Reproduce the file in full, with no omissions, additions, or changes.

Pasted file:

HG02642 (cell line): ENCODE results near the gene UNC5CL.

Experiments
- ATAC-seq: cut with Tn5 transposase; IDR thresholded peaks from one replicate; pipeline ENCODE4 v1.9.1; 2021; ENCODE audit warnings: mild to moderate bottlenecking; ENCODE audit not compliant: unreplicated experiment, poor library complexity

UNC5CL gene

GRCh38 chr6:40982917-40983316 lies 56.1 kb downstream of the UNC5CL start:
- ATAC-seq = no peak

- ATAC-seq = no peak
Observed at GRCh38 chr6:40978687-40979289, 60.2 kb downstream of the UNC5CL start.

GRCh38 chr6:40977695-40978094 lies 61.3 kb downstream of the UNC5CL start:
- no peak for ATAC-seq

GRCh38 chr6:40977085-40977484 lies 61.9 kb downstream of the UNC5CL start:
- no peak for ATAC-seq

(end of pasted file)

HG02642 (cell line): ENCODE results near the gene UNC5CL.

Experiments
- ATAC-seq: cut with Tn5 transposase; IDR thresholded peaks from one replicate; pipeline ENCODE4 v1.9.1; 2021; ENCODE audit warnings: mild to moderate bottlenecking; ENCODE audit not compliant: unreplicated experiment, poor library complexity

UNC5CL gene

GRCh38 chr6:40982917-40983316 lies 56.1 kb downstream of the UNC5CL start:
- ATAC-seq = no peak

- ATAC-seq = no peak
Observed at GRCh38 chr6:40978687-40979289, 60.2 kb downstream of the UNC5CL start.

GRCh38 chr6:40977695-40978094 lies 61.3 kb downstream of the UNC5CL start:
- no peak for ATAC-seq

GRCh38 chr6:40977085-40977484 lies 61.9 kb downstream of the UNC5CL start:
- no peak for ATAC-seq